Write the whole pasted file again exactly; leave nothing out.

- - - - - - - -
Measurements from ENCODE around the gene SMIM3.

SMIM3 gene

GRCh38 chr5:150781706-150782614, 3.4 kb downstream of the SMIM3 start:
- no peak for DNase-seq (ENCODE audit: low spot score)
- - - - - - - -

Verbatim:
Measurements from ENCODE around the gene SMIM3.

SMIM3 gene

GRCh38 chr5:150781706-150782614, 3.4 kb downstream of the SMIM3 start:
- no peak for DNase-seq (ENCODE audit: low spot score)